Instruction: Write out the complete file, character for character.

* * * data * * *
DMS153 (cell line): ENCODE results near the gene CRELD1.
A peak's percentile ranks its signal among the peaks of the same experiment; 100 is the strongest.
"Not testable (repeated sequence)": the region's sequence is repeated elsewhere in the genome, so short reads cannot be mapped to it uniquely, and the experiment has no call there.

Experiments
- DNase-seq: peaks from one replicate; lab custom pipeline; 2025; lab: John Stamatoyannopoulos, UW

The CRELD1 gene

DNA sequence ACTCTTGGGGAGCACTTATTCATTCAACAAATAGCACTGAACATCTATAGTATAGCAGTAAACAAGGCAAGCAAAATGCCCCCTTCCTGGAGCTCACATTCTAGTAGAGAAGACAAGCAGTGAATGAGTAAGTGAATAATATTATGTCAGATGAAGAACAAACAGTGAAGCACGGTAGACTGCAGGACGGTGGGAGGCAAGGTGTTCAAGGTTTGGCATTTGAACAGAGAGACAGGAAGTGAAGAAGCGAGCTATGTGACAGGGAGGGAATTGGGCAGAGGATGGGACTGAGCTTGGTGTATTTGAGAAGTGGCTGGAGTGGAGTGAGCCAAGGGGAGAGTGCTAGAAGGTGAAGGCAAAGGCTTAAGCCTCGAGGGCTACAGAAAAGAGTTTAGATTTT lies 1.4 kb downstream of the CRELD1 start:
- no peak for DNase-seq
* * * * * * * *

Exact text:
DMS153 (cell line): ENCODE results near the gene CRELD1.
A peak's percentile ranks its signal among the peaks of the same experiment; 100 is the strongest.
"Not testable (repeated sequence)": the region's sequence is repeated elsewhere in the genome, so short reads cannot be mapped to it uniquely, and the experiment has no call there.

Experiments
- DNase-seq: peaks from one replicate; lab custom pipeline; 2025; lab: John Stamatoyannopoulos, UW

The CRELD1 gene

DNA sequence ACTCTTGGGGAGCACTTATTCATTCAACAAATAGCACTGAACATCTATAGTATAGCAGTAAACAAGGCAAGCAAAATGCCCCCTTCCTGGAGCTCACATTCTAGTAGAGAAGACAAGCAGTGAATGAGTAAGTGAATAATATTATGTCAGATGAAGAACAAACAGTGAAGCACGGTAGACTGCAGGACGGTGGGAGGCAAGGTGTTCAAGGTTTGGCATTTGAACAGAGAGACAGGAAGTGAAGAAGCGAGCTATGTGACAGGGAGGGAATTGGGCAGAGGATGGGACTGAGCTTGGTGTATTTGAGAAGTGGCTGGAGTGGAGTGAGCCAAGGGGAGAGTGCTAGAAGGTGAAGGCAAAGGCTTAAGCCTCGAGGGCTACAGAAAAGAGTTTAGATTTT lies 1.4 kb downstream of the CRELD1 start:
- no peak for DNase-seq